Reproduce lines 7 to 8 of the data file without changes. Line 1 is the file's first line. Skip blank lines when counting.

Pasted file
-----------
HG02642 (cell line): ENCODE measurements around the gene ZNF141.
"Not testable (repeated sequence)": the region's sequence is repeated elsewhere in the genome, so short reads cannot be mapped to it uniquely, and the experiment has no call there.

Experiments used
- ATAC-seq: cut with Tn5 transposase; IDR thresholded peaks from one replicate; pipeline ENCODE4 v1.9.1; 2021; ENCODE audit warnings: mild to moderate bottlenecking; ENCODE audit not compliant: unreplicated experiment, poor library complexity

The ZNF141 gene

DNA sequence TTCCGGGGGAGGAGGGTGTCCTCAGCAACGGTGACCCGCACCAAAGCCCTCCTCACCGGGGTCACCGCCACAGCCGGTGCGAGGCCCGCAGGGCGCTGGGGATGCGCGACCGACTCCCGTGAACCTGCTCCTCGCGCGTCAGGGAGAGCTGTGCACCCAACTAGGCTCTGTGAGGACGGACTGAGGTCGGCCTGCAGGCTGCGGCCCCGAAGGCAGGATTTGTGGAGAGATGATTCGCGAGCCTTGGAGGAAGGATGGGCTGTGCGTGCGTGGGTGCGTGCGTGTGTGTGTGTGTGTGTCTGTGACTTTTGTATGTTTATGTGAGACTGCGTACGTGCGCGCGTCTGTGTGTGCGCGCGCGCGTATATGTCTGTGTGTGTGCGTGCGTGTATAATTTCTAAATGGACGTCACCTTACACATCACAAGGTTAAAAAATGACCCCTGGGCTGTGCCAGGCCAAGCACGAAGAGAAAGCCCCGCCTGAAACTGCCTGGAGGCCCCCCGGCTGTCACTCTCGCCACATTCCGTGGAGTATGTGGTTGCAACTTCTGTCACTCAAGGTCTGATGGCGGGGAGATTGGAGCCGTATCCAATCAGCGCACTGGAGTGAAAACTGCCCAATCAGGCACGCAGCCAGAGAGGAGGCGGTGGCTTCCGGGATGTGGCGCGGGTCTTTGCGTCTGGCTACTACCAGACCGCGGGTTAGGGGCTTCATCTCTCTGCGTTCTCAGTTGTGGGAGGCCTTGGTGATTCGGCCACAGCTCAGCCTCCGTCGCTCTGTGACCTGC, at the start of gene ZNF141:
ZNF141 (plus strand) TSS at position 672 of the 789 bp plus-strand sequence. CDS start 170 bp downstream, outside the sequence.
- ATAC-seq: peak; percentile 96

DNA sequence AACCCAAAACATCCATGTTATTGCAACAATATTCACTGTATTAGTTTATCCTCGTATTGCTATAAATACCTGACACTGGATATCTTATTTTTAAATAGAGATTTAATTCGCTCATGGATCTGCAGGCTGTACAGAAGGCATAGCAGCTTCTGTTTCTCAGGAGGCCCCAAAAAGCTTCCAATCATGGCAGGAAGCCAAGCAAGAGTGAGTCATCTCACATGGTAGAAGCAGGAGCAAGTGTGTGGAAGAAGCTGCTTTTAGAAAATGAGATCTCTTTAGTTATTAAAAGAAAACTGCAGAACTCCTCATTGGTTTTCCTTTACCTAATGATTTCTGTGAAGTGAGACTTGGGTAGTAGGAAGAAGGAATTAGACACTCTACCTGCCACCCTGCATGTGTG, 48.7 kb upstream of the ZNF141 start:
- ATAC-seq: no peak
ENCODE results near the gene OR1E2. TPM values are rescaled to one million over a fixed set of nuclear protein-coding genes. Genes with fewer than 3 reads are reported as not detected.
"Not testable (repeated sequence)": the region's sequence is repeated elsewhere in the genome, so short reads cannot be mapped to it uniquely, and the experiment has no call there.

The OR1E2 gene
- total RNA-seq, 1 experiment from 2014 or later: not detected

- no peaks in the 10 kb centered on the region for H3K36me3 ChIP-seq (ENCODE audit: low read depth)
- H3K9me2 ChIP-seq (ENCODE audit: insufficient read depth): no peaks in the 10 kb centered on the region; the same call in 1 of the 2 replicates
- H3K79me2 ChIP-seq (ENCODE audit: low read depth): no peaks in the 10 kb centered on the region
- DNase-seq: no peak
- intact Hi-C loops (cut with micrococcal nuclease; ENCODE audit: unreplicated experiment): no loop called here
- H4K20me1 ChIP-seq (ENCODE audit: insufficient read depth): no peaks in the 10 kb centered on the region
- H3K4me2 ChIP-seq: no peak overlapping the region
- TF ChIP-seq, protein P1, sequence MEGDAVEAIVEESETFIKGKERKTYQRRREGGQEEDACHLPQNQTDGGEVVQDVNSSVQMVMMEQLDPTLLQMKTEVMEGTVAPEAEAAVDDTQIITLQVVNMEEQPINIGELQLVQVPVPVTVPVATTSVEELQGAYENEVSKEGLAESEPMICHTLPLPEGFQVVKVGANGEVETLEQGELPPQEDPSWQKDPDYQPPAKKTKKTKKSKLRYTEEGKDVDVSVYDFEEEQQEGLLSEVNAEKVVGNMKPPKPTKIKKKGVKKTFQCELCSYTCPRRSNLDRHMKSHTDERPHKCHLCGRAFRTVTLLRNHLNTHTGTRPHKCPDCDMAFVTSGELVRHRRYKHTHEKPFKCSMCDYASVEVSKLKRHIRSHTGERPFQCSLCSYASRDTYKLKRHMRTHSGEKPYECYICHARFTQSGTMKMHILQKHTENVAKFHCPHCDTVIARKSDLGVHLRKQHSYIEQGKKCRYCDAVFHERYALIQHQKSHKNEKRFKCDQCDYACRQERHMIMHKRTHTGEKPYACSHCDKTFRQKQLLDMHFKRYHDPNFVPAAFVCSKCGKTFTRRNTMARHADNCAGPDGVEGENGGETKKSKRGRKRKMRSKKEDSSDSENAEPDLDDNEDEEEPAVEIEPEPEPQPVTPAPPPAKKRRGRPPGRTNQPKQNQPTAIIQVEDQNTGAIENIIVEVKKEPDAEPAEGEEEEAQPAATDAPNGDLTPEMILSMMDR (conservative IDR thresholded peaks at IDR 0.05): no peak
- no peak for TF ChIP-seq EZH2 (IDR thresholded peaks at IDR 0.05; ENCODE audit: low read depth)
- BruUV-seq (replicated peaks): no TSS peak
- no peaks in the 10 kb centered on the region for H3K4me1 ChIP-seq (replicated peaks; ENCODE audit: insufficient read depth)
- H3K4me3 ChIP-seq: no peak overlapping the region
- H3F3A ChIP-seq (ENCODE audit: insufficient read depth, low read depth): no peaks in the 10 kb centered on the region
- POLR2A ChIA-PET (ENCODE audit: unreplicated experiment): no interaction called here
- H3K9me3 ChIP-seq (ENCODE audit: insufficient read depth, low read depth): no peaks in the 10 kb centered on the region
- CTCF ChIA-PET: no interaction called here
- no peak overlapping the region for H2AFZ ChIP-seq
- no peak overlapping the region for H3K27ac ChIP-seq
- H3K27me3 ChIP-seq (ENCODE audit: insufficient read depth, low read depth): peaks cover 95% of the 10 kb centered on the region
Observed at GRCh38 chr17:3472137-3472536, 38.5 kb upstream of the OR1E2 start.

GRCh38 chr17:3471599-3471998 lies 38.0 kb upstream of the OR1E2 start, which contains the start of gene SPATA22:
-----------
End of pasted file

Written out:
ZNF141 (plus strand) TSS at position 672 of the 789 bp plus-strand sequence. CDS start 170 bp downstream, outside the sequence.
- ATAC-seq: peak; percentile 96